Will Heart Attack Cases Rise if Donald Trump Wins Again in 2020?

With the U.S presidential election demonstrating unforeseen results thwarting all expectations of a landslide democratic win by the Democratic presidential candidate Joe Biden, tensions are running high in all American households whether it be in a Democratic or a Republican’s home. Regardless of the nature of one’s political preference, it can be said that history may repeat itself with an increase in the incidence of cardiovascular events such as heart attacks or strokes.

Donald Trump

Donald Trump

Read Also: For Two Days After the Election of Donald Trump in 2016, the Number of Heart Attacks Doubled

A study conducted during the aftermath of the 2016 presidential elections found an increased incidence of strokes or heart attacks with almost twice the number of average cases of such events. Such reports of increased numbers of heart attacks during a widespread panic are not limited to only elections. In fact, an increased incidence of heart attacks had also been recorded during the two months after the 9/11 attack.

The 2020 US presidential election is fraught with anxiety due to the delayed reporting of the results, and unprecedented early results which have shown Donald Trump to be the current favorite for the 2020 elections. This can be a particularly big blow to all Democrats who had been quite sure that the next American president would be one of their own preference.

Read Also: A Drug That Could Prevent Heart Attacks Without the Risk of Bleeding May Soon Be a Reality

As results were being reported late into the morning, many anxious Americans may have had a restless night but more importantly, the stress of the whole wait may have activated the flight or fight response seen in stressful situations. Activation of the sympathetic nervous system can narrow the blood vessels, increase the heart rate, and thereby increase the stress on the cardiovascular system. In people with a known history of high cholesterol levels, high blood pressure, diabetes, or other comorbid conditions, the risk of developing acute stenosis of cardiac blood vessels can be alarmingly high. Clogged blood vessels or previously stenosed blood vessels with atherosclerotic plaques may be completely occluded as blood vessels narrow further unable to supply the increased demand of the heart, precipitating a heart attack or a stroke depending upon the location of the clogged vessel.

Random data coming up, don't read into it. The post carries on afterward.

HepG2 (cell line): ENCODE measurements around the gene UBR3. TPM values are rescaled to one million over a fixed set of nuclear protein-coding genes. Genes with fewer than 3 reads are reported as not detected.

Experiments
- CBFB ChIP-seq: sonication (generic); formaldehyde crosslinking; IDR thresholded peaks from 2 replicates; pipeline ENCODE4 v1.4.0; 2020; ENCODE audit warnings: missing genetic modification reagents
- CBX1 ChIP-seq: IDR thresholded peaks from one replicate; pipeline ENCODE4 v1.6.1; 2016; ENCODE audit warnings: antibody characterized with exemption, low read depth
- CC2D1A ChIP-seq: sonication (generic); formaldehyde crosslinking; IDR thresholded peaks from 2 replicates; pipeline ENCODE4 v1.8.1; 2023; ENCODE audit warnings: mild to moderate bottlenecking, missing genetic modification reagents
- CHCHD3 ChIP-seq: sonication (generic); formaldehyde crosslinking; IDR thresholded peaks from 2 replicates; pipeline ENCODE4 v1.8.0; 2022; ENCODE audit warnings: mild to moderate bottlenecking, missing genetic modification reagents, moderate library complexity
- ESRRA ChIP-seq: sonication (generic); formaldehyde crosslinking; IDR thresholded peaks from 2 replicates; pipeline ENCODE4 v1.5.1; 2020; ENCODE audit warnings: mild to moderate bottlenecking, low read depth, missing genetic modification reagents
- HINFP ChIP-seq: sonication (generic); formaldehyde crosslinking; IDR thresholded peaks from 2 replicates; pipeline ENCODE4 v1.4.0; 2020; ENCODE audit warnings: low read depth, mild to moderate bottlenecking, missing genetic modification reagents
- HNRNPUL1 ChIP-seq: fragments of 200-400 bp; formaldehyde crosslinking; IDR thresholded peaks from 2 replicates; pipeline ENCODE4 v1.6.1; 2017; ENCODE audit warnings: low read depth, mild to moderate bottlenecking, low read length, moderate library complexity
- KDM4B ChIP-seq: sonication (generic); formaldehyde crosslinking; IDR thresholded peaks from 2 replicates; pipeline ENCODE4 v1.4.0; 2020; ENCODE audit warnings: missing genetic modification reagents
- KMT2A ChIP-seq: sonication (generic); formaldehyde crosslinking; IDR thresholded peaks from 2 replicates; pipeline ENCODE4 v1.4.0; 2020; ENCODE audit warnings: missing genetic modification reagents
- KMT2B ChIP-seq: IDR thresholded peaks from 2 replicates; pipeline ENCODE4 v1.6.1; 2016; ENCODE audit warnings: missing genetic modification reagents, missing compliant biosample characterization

With Donald Trump announcing an early victory despite millions of votes yet to be counted, and not to mention the variety of conflicting information from different news outlets each having their own account of the election results, all eager American citizens and even the International community are looking at an exciting couple of days as the results can still swing either way.

Read Also: An Acne Drug Might Be Able to Treat Heart Disease, Says New Study

It is imperative for people with such known risk factors for cardiovascular diseases to be wary of the risk of developing a heart attack or a stroke during moments of anxiety, stress, or excitement. It is absolutely essential to maintain a calm attitude towards any unexpected outcomes from the upcoming election results, remembering that while elections are an important matter they also do come and go every four years but your health doesn’t have such a rinse and repeat pattern. However, in an unfortunate event that you do have the warning signs of a heart attack or a stroke such as chest pain or difficulty in speaking, moving your limbs, etc then you should immediately seek emergency help as in cardiovascular events, time is everything.

References

Sociopolitical stress and acute cardiovascular disease hospitalizations around the 2016 presidential election

FEEDBACK:

Conversation

Want to Stay Informed?

Join the Gilmore Health News Newsletter!

Want to live your best life?

Get the Gilmore Health Weekly newsletter for health tips, wellness updates and more.

By clicking "Subscribe," I agree to the Gilmore Health and . I also agree to receive emails from Gilmore Health and I understand that I may opt out of Gilmore Health subscriptions at any time.